By Ciara LaVelle
By Jose D. Duran
By Kat Bein
By Juan Barquin
By Ciara LaVelle
By George Martinez
By Kat Bein
By Ciara LaVelle
The Drawer Boy is set in 1972, on an isolated dairy farm in Ontario, where two aging bachelors, Morgan and Angus, live a stoic, routine life of hard work. Morgan keeps close watch over the dairy herd and also over Angus, who is "simple," the result of a World War II head injury when both were soldiers stationed in Britain. Angus is a cheerful soul, but he has little of his long-term memory left and zero short-term retention. Somehow, though, he has retained a genius for juggling numbers and manipulating accounts. He enjoys life in the now and doesn't let his lack of memory bother him in the slightest -- he's not even aware there's a problem. The bachelor farmers' quiet life is interrupted one day by the arrival of a young actor/writer from Toronto, who offers to work on their place in exchange for research he needs to undertake for an upcoming play about rural life. Gruff Morgan grudgingly accepts the deal, but the city-bred Miles is pretty well useless around the farm and his attempts at writing farm-inspired drama keep getting rejected by his theater group. Desperate for a story, Miles at last finds one when he overhears Morgan recounting to Angus (who can't remember) how they went to England during the war, how they wooed and wed two English girls, and what happened when they all returned to Canada. Miles lifts the story whole hog for his play, then invites the farmers to a rehearsal. Though Morgan is furious at Miles's appropriation, the experience jump-starts Angus's memory, and he begins to recover shreds of a long-buried secret.
This premise certainly shows promise for a dandy play, and Healey, in his first full-length drama, manages to maintain suspense for much of the story. Healey's writing has a dry wit and, at times, a poetic power. The essential idea comes from a real incident, when a theater collective in Ontario visited farms to collect stories for a play about rural life. Healey's play takes a more poignant, personal focus, as the joys and heartaches of the two old farmers are slowly revealed. These characterizations are Healey's strongest suit, two juicy roles that are eminently actable.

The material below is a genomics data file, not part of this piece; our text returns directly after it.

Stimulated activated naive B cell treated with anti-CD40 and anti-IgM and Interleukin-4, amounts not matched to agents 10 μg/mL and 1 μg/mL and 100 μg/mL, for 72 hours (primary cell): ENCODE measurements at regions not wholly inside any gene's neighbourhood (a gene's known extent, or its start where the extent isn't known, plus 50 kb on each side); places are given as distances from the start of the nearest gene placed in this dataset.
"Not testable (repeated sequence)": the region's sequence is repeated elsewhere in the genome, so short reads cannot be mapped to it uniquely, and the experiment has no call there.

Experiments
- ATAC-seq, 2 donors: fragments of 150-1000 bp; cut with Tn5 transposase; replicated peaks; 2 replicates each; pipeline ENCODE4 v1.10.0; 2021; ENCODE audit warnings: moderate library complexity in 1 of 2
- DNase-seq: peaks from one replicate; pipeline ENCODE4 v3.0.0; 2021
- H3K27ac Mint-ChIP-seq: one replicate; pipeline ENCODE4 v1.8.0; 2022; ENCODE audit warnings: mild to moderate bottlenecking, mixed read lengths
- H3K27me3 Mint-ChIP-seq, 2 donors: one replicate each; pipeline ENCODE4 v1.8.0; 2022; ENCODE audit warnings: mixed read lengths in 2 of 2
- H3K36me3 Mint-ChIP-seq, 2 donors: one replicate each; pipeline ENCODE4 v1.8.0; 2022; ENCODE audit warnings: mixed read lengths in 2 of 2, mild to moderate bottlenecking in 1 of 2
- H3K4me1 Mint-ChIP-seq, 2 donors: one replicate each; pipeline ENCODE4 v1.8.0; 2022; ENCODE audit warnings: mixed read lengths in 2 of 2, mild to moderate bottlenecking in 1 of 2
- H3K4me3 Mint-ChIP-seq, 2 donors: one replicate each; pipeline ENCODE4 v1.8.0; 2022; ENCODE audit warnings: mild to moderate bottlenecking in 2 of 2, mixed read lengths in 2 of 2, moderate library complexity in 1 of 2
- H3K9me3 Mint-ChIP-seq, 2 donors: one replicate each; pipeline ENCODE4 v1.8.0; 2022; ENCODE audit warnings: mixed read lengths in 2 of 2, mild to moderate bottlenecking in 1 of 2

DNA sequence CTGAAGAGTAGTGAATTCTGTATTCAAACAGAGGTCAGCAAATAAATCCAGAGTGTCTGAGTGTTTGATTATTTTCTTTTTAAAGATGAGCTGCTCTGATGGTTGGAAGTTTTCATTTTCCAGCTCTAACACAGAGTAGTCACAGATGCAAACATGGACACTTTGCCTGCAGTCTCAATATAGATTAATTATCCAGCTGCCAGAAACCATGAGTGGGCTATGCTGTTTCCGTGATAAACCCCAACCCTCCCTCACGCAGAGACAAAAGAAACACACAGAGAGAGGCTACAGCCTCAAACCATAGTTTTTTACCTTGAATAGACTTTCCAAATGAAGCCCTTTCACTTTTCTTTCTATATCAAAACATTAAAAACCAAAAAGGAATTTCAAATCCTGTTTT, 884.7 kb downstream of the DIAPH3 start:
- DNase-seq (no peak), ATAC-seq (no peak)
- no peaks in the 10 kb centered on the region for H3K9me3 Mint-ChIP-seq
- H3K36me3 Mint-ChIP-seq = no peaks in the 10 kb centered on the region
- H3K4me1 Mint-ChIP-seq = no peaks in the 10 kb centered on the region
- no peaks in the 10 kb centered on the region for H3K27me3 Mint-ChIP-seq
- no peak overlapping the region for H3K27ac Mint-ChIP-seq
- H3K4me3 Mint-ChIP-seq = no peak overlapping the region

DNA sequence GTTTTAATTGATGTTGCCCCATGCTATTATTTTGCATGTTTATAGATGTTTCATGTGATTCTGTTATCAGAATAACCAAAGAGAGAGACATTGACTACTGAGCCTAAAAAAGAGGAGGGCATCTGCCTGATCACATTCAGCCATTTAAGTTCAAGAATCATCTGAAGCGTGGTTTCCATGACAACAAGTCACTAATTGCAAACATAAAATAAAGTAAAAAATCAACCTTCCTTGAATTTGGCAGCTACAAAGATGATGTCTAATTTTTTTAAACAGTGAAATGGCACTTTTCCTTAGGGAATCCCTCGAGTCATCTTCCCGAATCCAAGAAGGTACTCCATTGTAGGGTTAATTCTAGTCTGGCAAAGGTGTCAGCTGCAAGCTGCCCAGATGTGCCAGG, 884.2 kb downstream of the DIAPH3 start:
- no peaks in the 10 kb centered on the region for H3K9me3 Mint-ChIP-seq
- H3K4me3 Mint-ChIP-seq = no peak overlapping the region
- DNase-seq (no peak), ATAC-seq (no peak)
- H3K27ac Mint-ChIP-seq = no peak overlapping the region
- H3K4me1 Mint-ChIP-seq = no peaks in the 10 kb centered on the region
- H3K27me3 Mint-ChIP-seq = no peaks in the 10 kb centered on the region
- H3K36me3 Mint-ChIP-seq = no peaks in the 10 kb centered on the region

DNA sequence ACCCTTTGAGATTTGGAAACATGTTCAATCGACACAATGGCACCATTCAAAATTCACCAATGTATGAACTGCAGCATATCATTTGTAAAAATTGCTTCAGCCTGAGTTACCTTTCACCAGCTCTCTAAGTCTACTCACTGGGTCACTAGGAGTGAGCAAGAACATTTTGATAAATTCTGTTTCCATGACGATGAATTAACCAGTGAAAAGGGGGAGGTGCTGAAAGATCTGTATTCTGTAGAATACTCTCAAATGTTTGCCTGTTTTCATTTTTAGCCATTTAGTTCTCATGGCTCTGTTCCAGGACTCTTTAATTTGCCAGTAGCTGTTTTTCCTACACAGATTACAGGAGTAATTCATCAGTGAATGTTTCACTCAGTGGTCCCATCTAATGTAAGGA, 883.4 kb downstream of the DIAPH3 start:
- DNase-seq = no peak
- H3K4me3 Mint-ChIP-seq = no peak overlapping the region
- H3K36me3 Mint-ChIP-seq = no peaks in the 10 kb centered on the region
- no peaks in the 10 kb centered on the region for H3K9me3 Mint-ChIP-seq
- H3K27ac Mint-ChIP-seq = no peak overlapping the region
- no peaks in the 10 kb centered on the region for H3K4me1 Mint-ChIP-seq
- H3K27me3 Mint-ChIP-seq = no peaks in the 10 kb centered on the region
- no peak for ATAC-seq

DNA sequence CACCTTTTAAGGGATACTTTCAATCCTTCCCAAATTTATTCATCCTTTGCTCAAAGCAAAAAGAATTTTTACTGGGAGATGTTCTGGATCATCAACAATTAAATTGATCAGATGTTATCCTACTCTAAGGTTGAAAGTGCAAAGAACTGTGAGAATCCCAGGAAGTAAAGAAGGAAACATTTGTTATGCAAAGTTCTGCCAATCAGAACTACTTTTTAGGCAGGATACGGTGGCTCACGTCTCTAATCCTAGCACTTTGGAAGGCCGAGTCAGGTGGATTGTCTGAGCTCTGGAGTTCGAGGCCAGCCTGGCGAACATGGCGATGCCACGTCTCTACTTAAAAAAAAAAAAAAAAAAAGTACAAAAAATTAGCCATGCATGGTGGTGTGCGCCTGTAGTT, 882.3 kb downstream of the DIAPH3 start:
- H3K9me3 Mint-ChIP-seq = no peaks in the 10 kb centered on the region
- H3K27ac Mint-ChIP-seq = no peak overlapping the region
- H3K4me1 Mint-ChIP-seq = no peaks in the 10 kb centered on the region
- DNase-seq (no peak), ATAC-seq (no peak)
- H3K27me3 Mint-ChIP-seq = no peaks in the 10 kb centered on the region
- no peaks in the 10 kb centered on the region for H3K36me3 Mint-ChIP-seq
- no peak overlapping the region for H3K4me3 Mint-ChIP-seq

In this the Florida Stage cast fares quite well. Gordon McConnell gives a fine performance as the dour, laconic Morgan, a man of few words and many emotions, all kept in check by steady nerves and willpower. McConnell, who appears to have a knack for salt-of-the-earth types (he was particularly fine as the grieving fire chief in GableStage's 9/11 drama The Guys), gives Morgan a rolling, bearlike gait, as if the farmer has been battered by a multitude of barnyard accidents and a regimen of habitual routines, giving him the physical sense of a man stuck in a rut. Colin McPhillamy gives Angus a cheerful, loopy charm, while Terrell Hardcastle as Miles achieves a sweet and sour balance of naive innocence and deplorable selfishness, no small feat. Director Louis Tyrrell once again delivers a carefully staged, clearly rendered production that's evocative and clear. Richard Crowell's set design, a wood plank farm kitchen surrounded by a cornfield, sets the right tone of golden-hued rusticity, a feel that's abetted by Matt Brigand Kelly's inventive sound design and augmented by John Fahey's interstitial style of guitar music.
Overall, the high production quality papers over some of the play's weaknesses. Why Morgan allows Miles to stay on and on despite his relentless intrusions; why the long-buried secret must be so carefully hidden when Angus can't remember anything anyway; why, indeed, Morgan has stuck with Angus over the years -- are questions that pretty much get in the way of the narrative flow, and it's probably best not to ask them at all. The character of Miles is sketched very flatly, in broad strokes. He is feckless, selfish, touting the benefits of Soviet-style collective farming while whining about the hard work he must do -- his idea of hard work is his performance as a porcupine for his theater group, a satiric jab that feels cheap. Angus, meanwhile, despite his pathos and charm, seems like a construct, regaining his memory at all-too-convenient moments to emphasize the point that the art of theater has power to reveal truth. (The play heavily references Hamlet, which uses theatricality for the same purpose.) This old, often used idea still has some punch. It also has irony -- The Drawer Boy may be weak on internal logic and thematic inspiration, but its theatrical spell is nonetheless strong enough to beguile. While watching this bumblebee, perhaps it's best to enjoy the moment, as Angus does, and forget about the hows and whys.